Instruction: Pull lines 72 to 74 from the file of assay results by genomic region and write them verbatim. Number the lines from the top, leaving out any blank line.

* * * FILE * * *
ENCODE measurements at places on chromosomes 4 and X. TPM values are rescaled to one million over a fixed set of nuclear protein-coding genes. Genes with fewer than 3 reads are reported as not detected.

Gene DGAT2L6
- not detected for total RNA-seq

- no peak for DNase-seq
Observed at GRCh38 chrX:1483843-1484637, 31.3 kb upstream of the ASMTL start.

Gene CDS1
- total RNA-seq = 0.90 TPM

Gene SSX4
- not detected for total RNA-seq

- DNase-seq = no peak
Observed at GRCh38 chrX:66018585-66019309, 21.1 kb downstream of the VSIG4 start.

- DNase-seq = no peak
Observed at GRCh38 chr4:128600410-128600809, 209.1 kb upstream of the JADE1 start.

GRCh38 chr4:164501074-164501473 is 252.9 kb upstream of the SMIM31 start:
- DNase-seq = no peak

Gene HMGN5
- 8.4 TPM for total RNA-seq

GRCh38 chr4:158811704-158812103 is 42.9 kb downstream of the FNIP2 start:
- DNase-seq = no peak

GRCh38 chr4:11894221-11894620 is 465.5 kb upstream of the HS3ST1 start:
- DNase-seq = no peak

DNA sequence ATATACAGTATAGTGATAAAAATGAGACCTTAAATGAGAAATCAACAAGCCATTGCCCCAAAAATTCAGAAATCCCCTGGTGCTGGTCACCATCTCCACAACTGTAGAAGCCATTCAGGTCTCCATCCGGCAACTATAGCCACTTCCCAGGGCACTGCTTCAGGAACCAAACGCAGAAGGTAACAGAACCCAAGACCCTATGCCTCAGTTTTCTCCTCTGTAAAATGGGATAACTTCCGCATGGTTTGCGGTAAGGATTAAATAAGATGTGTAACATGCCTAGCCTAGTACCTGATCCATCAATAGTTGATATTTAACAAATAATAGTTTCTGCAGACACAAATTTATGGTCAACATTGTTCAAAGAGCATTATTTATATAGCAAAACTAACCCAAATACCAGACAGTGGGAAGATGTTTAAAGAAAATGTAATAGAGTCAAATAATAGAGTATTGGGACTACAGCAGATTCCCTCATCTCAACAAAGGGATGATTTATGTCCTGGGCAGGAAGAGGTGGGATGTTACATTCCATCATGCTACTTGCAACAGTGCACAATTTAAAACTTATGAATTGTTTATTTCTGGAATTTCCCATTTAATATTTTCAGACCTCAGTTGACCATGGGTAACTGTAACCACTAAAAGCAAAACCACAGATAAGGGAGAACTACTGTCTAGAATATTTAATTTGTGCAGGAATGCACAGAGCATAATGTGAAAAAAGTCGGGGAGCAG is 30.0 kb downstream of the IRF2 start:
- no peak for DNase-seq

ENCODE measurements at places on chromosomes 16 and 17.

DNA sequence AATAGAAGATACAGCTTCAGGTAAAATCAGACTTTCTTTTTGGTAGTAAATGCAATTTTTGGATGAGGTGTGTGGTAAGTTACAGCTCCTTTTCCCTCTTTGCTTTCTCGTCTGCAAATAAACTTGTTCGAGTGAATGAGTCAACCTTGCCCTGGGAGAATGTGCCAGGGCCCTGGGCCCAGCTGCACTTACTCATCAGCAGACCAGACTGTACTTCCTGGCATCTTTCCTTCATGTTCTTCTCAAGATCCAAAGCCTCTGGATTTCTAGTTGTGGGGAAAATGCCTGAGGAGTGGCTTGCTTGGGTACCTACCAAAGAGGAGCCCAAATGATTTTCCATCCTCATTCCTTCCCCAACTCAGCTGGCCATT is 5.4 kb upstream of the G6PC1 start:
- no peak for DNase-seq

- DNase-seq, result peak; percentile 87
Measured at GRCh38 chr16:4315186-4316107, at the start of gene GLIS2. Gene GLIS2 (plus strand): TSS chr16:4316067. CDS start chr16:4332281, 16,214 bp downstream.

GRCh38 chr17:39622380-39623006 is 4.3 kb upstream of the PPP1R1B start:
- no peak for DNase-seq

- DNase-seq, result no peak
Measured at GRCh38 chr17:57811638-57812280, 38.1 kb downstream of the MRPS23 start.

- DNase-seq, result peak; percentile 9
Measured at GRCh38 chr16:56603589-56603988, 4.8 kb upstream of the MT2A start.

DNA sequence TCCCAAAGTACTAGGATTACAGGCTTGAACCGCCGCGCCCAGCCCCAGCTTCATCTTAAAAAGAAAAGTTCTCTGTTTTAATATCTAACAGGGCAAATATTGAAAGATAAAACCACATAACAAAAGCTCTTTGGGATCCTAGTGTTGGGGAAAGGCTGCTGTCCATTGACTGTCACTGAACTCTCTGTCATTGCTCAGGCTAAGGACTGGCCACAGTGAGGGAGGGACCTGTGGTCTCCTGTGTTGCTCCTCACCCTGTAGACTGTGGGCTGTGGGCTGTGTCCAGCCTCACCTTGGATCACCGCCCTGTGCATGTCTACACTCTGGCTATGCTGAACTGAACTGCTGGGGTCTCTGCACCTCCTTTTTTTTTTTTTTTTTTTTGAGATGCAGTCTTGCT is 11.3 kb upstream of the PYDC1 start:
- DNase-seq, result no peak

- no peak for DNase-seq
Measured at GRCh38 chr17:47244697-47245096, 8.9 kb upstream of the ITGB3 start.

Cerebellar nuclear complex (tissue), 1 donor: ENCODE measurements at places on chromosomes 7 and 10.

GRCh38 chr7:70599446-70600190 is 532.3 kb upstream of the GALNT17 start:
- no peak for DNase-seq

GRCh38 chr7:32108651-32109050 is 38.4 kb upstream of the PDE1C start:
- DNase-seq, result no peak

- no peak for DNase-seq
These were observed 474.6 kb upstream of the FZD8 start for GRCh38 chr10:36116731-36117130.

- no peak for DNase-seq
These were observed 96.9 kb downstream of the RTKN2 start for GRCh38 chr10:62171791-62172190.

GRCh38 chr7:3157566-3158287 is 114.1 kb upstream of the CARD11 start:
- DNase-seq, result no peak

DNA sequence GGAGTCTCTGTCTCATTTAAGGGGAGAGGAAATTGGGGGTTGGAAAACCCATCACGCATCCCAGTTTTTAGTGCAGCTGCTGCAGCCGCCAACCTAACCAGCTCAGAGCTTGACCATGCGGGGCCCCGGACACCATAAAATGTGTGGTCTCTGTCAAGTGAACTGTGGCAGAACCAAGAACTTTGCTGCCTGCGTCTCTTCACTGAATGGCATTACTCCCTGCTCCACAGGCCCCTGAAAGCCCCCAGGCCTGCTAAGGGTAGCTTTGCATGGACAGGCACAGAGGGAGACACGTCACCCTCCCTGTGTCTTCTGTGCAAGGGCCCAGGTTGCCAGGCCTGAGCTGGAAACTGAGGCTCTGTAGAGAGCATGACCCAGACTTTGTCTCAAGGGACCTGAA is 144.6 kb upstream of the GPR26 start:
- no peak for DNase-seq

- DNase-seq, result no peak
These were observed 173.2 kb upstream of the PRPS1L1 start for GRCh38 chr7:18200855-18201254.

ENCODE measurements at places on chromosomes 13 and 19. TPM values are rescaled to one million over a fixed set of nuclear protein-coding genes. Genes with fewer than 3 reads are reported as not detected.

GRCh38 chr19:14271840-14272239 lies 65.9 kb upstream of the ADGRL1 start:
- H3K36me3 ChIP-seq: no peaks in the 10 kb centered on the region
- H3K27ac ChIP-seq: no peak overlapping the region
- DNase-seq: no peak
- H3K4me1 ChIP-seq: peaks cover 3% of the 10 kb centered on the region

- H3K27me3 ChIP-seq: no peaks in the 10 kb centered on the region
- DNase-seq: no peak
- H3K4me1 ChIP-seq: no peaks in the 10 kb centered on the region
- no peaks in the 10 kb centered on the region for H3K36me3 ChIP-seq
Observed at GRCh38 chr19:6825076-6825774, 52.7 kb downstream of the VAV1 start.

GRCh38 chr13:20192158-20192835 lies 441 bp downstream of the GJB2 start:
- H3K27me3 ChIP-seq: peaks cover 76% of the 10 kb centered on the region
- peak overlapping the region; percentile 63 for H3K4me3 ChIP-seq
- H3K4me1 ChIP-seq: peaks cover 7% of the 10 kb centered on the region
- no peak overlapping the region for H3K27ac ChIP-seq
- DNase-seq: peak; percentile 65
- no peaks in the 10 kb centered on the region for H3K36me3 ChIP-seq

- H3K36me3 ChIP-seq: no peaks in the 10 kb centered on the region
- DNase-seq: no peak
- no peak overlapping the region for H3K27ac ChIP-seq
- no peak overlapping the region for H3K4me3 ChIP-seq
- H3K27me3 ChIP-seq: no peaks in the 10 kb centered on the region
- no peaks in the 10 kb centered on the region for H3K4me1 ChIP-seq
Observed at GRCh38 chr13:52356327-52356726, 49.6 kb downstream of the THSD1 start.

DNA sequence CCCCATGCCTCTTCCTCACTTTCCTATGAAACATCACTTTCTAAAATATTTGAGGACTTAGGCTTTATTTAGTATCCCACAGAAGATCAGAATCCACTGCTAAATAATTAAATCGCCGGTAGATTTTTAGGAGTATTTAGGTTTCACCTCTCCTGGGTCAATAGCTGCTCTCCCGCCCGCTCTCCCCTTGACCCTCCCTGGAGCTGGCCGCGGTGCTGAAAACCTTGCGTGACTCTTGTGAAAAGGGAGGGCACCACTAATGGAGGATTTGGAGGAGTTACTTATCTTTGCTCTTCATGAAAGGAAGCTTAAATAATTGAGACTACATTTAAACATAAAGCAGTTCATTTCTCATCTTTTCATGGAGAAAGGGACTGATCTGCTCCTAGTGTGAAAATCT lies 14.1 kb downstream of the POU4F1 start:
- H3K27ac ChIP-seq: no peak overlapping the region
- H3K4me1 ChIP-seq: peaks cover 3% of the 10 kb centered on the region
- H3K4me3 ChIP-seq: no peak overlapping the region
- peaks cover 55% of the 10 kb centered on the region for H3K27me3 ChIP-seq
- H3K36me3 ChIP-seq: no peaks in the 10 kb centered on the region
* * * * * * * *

- H3K36me3 ChIP-seq: no peaks in the 10 kb centered on the region
- DNase-seq: no peak
- no peak overlapping the region for H3K27ac ChIP-seq